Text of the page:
Delegates and the AddressOf Operator
Delegates are objects you can use to call the methods of other objects. They are sometimes described as type-safe function pointers because they are similar to function pointers used in other programming languages. But unlike function pointers, Visual Basic delegates are a reference type based on the class. Delegates can reference both shared methods — methods that can be called without a specific instance of a class — and instance methods.
Delegates and Events
Delegates are useful in situations where you need an intermediary between a calling procedure and the procedure being called. For example, you might want an object that raises events to be able to call different event handlers under different circumstances. Unfortunately, the object raising the events cannot know ahead of time which event handler is handling a specific event. Visual Basic lets you dynamically associate event handlers with events by creating a delegate for you when you use the AddHandler statement. At run time, the delegate forwards calls to the appropriate event handler.
Although you can create your own delegates, in most cases Visual Basic creates the delegate and takes care of the details for you. For example, an Event statement implicitly defines a delegate class named <EventName>EventHandler as a nested class of the class containing the Event statement, and with the same signature as the event. The AddressOf statement implicitly creates an instance of a delegate. For example, the following two lines of code are equivalent:
AddHandler Button1.Click, AddressOf Me.Button1_Click ' The previous line of code is shorthand for the next line of code. AddHandler Button1.Click, New EventHandler(AddressOf Button1_Click)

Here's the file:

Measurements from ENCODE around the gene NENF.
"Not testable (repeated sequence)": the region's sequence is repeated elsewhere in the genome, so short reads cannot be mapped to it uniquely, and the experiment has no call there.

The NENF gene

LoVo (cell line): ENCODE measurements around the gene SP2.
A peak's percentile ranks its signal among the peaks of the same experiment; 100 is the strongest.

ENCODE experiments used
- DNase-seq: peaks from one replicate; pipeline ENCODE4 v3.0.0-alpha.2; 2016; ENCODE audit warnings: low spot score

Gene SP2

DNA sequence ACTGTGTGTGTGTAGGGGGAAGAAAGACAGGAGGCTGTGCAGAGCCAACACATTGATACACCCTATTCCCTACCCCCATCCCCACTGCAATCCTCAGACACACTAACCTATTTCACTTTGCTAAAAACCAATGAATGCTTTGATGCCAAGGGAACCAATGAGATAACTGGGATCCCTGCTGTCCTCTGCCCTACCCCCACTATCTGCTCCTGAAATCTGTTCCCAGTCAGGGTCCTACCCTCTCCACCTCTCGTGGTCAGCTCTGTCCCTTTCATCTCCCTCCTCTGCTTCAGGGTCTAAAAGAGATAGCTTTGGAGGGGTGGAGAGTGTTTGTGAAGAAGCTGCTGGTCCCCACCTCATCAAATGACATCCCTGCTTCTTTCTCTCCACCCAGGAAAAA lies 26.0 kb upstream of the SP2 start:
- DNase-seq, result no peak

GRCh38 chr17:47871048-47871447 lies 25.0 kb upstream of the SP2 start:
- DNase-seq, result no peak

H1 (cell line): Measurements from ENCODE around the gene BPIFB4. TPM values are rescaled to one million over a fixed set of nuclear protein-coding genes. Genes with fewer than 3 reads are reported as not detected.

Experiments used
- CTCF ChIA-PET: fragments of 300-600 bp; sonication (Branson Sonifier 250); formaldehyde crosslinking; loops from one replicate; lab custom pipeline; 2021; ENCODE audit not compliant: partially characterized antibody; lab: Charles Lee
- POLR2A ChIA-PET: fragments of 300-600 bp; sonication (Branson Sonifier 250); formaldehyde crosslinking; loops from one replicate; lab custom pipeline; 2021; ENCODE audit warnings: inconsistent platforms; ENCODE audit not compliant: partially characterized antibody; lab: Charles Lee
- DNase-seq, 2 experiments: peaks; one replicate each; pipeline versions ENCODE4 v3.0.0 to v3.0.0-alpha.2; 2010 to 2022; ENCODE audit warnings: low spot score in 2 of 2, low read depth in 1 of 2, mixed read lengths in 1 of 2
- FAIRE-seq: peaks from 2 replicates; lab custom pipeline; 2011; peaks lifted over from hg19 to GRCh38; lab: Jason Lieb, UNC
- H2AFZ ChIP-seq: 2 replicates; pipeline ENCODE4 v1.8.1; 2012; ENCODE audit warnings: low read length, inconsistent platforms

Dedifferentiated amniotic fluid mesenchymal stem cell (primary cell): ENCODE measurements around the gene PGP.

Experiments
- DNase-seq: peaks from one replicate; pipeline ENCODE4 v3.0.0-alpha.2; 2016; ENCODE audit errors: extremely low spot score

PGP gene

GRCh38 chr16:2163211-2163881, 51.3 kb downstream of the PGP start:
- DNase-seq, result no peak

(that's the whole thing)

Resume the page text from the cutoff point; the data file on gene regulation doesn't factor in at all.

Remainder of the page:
You can use the shorthand way of creating delegates anywhere the compiler can determine the delegate's type by the context.
Declaring Events that Use an Existing Delegate Type
In some situations, you may want to declare an event to use an existing delegate type as its underlying delegate. The following syntax demonstrates how:
This is useful when you want to route multiple events to the same handler.
Delegate Variables and Parameters
You can use delegates for other, non-event related tasks, such as free threading or with procedures that need to call different versions of functions at compile time.
For example, suppose you have a classified-ad application that includes a list box with the names of cars. The ads are sorted by title, which is normally the make of the car. A problem you may face occurs when some cars include the year of the car before the make. The problem is that the built-in sort functionality of the list box sorts only by character codes; it places all the ads starting with dates first, followed by the ads starting with the make.
To fix this, you can create a sort procedure in a class that uses the standard alphabetic sort on most list boxes, but is able to switch at run time to the custom sort procedure for car ads. To do this, you pass the custom sort procedure to the sort class at run time, using delegates.
Each delegate class defines a constructor that takes a specification of an object method. The following syntax provides an example of a parameter to such a delegate constructor:
The compile-time type of expression must be a class or an interface with a method by the specified name whose signature matches the signature of the delegate class. The method can be either a shared (class) method or an instance method.